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Chapter 15 January 2, 1995

Mr. Jackson poked his head into Mark Nelson’s classroom, and nodded summoning Mark to step outside. “Got a few people here would like to talk to you,” he told him.

Two uniformed police officers were standing right outside of Mark’s door. Each greeted him with a somber nod. Mr. Jackson introduced the two to Mark: “These are detectives Morris and York.”

“So, ya’ll just getting back from Phillip Suchie’s house?” Mark asked.

The two officers nodded, “Doesn’t look good for your kid sitting in there, I am afraid,” said the taller of the two, Morris.

“So you think he knows what happened to Ms. Green?” asked Mark.

“We do,” affirmed the other cop, York.

“Excuse me if I am out of line asking, but have you gotten permission from his mother, Katherine, to talk with him?”

York sighed deeply. “’Fraid not,” he said.

“Well can you at least wait until Bernard Finestein gets here before you ask him any questions, Benny is going to advocate for him.”

“That won’t be a problem at all Mr. Nelson,” Morris said.

“But figuring since he represented the deceased in her divorce,” began York, “it may be a bit of a conflict of interests to represent her alleged murderer.”

“You think he did it?” Mark asked fighting through his tears.

“I am sorry,” offered Morris.


“Likely knocked on her door and asked to borrow the phone-,” Morris started.

“And eventually got around to strangling her with the cord,” York finished.

Explains why her phone line was busy, Mark thought, and why he keeps on making that busy tone. “What makes you so sure it was him,” he asked.

“Because, said York, “we found another victim in his house.”

“Oh my God. Who?”

“The kid’s mom, Katherine Suchie.”

When sitting alone in bars one has time to think, and now that he was some 1,000 miles away, Ernest Green had been thinking a lot. Ernie’s thought process is somewhat cyclical but more so melting pot. It starts with fond memories associated with his past criminal acts and how smart he felt he had been in orchestrating them, transitions to a feeling of short paranoia, and concludes with joy. This joy is brought on by the fact he knows he got away with it.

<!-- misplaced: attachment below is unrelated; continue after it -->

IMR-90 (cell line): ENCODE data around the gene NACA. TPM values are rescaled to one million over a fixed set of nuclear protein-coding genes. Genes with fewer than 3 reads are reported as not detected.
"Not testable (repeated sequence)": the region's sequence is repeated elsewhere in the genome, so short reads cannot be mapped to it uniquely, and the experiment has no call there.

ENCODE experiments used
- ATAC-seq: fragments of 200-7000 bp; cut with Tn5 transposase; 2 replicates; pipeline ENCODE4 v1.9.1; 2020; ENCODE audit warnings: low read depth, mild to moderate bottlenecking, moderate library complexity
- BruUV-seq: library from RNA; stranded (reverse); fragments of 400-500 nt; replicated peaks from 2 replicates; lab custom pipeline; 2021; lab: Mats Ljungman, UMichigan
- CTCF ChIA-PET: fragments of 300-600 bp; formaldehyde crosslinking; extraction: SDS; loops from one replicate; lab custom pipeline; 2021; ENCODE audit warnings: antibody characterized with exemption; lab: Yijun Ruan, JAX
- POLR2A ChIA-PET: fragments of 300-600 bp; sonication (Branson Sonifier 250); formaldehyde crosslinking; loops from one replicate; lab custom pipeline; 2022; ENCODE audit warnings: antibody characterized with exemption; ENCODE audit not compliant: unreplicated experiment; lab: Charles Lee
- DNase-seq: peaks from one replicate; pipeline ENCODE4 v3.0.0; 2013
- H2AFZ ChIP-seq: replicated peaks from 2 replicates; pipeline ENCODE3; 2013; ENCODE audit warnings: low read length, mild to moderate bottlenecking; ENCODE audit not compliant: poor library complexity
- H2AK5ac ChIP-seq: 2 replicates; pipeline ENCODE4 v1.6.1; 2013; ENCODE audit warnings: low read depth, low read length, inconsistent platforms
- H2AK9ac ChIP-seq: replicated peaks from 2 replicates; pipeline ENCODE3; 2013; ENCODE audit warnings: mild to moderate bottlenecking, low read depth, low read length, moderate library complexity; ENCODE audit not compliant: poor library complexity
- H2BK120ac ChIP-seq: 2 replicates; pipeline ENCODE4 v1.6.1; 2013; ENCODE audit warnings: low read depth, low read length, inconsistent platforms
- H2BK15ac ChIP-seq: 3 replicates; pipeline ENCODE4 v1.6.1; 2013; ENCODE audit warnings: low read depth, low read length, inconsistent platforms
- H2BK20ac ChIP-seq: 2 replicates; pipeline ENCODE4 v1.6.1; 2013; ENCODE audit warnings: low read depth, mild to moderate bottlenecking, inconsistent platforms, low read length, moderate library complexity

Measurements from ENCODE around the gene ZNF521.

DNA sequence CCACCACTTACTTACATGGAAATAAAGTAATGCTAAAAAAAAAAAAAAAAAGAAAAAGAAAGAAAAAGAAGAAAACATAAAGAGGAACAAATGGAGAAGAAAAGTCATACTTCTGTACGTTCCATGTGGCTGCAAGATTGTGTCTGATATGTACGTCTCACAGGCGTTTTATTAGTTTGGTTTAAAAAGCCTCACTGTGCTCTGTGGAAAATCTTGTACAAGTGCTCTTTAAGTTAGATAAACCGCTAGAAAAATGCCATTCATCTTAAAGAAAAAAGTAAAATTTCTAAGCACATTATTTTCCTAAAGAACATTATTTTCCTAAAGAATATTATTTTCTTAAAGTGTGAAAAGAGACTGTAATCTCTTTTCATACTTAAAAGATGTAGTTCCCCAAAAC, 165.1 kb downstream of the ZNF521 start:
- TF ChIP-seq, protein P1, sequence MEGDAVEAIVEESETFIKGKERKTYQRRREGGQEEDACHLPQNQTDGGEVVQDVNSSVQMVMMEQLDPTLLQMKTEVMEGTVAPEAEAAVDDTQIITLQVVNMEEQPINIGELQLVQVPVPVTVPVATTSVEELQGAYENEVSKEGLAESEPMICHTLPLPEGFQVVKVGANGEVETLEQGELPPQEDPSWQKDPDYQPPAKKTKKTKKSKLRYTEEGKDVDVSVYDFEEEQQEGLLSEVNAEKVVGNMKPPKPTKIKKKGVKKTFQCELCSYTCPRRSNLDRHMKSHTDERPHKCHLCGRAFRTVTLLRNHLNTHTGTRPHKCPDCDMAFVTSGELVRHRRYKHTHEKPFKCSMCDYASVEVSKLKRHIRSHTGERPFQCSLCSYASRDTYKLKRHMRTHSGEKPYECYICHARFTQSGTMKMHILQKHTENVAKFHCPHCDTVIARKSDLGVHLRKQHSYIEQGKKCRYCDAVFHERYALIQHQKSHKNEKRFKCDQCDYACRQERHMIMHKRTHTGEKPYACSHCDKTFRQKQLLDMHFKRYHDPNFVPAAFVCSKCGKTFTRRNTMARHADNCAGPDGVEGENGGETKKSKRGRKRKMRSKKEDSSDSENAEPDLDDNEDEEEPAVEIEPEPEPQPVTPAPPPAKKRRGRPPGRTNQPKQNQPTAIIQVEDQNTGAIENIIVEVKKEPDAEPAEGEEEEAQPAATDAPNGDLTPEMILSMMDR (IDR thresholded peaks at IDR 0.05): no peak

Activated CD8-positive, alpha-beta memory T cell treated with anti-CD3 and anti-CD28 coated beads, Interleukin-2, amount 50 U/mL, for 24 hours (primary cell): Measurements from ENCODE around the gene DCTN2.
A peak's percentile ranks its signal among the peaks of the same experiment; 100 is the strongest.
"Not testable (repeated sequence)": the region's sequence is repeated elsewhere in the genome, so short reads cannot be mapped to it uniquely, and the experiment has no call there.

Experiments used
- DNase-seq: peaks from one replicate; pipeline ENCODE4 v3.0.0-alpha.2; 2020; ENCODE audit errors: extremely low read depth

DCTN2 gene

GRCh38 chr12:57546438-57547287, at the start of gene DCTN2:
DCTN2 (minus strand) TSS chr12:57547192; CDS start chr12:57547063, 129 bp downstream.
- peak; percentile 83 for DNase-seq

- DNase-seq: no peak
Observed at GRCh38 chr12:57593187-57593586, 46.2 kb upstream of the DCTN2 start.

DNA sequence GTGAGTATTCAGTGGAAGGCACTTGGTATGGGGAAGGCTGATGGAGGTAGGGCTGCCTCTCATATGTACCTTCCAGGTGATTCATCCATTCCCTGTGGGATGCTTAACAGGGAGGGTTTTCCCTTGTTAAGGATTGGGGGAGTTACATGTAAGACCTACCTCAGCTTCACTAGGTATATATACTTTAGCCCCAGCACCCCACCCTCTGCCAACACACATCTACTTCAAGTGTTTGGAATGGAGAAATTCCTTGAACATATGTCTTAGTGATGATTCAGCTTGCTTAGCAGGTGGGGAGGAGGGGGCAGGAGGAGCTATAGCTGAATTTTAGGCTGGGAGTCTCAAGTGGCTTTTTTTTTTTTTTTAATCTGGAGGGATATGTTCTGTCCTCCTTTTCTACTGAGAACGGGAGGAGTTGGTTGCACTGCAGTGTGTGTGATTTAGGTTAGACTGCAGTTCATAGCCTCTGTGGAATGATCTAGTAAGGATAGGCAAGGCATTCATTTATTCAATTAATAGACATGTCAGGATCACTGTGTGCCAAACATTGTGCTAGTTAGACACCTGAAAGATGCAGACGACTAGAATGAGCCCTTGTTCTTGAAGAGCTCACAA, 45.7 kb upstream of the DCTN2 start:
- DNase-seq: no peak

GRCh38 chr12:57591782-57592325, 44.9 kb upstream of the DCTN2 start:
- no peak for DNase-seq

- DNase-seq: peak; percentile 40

It had been two weeks and it still hadn’t made the paper or the news. The kid must have really kept his mouth shut, he thought. “Here’s to Philly,” he said and polished off his drink. “You really earned that damn bike, son.” He went back over everything again in his head. Did he screw up? No he didn’t think so. Philly understood the importance of being a man. He would never say a word to anybody. Ernie had even sent work to Luke that he need not make those calls any more. It was only after protest that Luke agreed to keep the unearned money. Ernie was right about him. He was a good egg.

Sure explains why Kat was so stupid, he thought to himself while nursing another Jack & Coke. It’s what happens when you whore up with a nigger. Once you go black you never go back. “Wasn’t gonna be no Workers’ Comp money coming neither, on account of he had punched out,” the nigger lover had said. That type of ignorance only comes from lying with dogs and catching their fleas. Thinking about it all again made him surprised he didn’t catch on to her stupidity earlier.

Taking care of Kat wasn’t part of the plan, but Philly definitely understood that it had to be done. After Ernie killed Kat, he looked right at Philly, and asked, “You know why right?” Philly replied, “Because what she did was even worse than being one.” and Ernie said, “Worse than being a what, Philly?” Philly replied, “Worse than being a nigger.” It was Ernie’s proudest moment. The kid definitely earned that bike, he thought again to himself before ordering another Jack & Coke.

Benny Finestein walked into the hall towards the group and introduced himself.

“Good Morning,” Morris and York said in return.

“What do we know so far?” Benny asked.

“You representing the boy?” asked Morris.

“Yes sir. It is why I am here.”

“OK. Here is what we can tell you,” Morris said. “Two victims, both female. Victim number one, Julie Green, strangled by way of telephone cord. Her home was completely ransacked. We believe money and other valuables were taken from her residence. Victim number two, Katherine Suchie killed at her home. Along with the decedent we found other evidence sufficient to link Phillip Suchie to Ms. Green’s death.”